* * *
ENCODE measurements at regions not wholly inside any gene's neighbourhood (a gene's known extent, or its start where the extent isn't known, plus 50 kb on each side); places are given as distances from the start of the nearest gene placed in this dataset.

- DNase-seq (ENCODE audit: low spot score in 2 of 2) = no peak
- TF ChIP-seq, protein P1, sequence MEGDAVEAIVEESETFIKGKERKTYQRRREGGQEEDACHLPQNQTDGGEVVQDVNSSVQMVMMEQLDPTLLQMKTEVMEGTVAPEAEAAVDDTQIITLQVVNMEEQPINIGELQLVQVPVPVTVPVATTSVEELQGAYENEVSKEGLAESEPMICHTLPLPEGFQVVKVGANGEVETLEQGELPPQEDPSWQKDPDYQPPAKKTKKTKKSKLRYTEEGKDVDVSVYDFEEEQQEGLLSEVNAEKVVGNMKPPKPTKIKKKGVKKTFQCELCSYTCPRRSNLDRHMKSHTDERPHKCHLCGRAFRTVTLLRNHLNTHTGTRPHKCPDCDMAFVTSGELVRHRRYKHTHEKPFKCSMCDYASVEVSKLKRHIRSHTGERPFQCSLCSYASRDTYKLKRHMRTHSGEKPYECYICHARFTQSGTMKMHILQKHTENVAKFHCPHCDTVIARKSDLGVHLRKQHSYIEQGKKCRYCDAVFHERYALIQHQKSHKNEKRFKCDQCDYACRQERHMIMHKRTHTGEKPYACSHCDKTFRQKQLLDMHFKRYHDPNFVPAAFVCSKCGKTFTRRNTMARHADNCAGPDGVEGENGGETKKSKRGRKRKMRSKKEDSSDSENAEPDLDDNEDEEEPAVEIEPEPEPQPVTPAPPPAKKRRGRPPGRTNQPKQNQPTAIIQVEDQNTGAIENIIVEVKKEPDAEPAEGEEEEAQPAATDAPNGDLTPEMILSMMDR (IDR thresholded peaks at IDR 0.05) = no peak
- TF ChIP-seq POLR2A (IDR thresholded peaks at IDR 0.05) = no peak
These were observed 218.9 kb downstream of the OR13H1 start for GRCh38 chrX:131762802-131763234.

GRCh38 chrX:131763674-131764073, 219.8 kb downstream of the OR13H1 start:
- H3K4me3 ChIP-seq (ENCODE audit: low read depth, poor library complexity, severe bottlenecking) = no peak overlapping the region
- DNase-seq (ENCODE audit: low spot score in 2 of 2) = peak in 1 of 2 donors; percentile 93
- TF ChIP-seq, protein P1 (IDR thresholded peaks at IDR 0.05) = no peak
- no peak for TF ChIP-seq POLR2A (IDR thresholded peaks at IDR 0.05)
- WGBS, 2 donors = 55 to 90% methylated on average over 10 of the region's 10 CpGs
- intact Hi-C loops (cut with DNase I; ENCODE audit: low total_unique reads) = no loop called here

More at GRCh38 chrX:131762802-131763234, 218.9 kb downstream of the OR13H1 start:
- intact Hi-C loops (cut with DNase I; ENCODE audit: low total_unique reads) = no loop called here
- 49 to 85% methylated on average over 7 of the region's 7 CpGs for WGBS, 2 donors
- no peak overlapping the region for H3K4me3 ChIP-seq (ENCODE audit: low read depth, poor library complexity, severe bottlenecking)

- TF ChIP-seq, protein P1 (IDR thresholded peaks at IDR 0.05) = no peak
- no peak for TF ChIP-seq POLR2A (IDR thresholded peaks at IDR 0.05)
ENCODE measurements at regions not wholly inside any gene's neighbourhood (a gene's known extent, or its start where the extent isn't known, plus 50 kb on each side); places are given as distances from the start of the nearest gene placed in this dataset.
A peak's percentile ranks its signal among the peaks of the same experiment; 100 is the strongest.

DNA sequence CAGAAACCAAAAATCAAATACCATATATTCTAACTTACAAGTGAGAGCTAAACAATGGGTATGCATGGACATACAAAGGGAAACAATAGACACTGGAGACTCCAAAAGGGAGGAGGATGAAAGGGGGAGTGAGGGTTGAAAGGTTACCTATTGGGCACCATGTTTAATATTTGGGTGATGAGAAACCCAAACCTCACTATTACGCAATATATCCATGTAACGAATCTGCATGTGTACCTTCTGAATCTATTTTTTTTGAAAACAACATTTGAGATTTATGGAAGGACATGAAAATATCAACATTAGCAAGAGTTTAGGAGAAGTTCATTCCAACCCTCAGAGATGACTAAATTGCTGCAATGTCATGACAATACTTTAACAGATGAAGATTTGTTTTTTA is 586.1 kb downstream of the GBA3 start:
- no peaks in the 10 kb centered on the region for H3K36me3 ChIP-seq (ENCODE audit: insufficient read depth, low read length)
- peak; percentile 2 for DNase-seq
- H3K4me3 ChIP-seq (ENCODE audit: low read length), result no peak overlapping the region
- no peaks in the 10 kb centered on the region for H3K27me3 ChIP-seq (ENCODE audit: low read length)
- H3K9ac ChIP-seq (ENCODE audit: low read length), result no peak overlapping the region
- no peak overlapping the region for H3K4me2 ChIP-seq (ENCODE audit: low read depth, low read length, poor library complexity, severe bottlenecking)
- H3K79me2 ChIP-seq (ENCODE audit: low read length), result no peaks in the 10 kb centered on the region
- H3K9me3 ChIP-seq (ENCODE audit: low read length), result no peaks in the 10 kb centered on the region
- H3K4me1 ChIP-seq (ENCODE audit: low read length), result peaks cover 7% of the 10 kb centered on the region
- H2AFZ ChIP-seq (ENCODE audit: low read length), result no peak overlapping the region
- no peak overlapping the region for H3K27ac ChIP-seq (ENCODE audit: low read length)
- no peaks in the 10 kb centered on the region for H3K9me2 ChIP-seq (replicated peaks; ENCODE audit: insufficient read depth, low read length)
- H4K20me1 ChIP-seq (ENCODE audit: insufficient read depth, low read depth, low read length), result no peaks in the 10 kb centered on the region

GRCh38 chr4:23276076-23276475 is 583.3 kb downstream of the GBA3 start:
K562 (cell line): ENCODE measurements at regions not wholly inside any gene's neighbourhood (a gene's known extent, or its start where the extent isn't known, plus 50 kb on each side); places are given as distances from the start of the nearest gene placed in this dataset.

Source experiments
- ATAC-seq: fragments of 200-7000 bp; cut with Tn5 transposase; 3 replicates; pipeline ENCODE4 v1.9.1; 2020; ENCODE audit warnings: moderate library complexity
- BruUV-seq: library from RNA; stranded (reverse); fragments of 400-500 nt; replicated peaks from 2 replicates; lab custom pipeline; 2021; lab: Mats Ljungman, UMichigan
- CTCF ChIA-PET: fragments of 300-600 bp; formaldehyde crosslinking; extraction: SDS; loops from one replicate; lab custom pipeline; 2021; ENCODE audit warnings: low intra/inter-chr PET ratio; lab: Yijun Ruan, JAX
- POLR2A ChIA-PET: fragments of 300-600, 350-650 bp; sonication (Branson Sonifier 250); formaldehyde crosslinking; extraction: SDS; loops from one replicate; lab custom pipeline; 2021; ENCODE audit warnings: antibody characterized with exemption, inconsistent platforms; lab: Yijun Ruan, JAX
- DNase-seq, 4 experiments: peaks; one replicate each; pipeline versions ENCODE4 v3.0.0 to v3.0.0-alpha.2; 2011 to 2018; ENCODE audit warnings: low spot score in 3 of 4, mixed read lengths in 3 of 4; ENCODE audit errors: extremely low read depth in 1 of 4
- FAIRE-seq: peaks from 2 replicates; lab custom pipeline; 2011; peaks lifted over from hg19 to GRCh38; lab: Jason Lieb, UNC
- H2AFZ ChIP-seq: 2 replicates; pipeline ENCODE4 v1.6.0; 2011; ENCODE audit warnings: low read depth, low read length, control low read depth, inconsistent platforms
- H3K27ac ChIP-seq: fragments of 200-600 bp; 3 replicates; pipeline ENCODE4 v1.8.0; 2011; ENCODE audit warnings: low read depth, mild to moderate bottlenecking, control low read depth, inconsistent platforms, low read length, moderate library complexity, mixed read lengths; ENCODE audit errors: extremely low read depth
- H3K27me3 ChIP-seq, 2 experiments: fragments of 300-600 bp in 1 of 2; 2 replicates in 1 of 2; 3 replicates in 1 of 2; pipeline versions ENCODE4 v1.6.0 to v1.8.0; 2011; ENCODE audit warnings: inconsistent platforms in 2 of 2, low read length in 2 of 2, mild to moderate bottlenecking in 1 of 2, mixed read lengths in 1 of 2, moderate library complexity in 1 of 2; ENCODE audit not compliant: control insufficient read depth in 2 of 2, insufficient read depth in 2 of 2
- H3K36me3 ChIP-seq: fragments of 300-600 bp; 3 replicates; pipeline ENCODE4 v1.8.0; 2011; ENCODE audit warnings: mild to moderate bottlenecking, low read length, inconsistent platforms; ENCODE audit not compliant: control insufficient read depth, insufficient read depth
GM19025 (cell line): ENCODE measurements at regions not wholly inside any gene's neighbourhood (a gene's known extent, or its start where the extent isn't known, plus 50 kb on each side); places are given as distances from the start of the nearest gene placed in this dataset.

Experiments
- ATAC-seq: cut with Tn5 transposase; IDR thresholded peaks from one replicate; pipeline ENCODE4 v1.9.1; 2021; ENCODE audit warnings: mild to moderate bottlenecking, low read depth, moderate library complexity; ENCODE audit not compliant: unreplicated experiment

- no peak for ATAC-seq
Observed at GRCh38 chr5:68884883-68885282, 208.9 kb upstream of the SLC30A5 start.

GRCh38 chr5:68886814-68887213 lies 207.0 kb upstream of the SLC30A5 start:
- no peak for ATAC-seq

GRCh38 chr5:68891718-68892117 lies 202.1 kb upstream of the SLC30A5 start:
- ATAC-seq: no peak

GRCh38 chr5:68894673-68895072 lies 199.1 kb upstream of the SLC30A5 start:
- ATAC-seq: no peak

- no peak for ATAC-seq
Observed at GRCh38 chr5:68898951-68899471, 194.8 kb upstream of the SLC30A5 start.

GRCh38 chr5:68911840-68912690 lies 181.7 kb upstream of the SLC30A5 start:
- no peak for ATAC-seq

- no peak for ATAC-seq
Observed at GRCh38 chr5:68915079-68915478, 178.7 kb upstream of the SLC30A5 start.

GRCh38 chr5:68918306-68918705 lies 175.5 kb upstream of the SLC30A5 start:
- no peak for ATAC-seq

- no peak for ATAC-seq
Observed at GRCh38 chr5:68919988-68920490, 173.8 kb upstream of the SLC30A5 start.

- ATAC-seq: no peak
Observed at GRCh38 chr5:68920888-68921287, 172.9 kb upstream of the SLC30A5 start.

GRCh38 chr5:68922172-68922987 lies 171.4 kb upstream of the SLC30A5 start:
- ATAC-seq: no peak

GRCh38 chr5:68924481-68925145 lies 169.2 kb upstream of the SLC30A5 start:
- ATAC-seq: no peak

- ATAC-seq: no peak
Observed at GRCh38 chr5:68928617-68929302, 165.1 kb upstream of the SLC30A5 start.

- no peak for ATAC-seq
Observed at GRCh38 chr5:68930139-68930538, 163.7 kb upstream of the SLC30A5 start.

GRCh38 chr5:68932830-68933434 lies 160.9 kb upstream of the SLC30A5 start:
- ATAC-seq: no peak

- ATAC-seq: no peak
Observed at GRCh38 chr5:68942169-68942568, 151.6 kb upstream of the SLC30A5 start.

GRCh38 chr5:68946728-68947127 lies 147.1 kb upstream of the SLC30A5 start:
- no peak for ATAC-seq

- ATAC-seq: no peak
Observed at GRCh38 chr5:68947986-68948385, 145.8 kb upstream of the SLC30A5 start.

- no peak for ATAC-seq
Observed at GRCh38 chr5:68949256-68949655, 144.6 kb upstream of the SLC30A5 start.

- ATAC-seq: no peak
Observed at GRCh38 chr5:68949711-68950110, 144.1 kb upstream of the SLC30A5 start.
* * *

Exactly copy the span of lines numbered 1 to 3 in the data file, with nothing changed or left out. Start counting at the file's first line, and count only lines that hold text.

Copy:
ENCODE measurements at regions not wholly inside any gene's neighbourhood (a gene's known extent, or its start where the extent isn't known, plus 50 kb on each side); places are given as distances from the start of the nearest gene placed in this dataset.

- DNase-seq (ENCODE audit: low spot score in 2 of 2) = no peak
- TF ChIP-seq, protein P1, sequence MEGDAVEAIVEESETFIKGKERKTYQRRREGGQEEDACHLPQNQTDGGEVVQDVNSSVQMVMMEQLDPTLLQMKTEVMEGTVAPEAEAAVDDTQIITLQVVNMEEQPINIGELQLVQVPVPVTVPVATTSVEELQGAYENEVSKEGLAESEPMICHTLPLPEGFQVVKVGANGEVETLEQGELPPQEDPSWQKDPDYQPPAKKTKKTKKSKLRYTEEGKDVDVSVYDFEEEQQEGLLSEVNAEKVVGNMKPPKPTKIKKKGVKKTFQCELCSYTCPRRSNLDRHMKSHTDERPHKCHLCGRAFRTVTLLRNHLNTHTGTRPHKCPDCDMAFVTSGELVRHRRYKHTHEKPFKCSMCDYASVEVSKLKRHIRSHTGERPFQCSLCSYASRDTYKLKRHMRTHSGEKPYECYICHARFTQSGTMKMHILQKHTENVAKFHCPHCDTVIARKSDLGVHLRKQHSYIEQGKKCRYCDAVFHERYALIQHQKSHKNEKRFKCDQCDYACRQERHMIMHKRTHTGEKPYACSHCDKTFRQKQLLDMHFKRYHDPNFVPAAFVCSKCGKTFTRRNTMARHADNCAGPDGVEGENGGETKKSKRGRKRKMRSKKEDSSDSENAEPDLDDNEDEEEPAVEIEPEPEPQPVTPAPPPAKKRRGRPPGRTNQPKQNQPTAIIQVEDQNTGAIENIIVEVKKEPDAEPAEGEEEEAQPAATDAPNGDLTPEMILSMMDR (IDR thresholded peaks at IDR 0.05) = no peak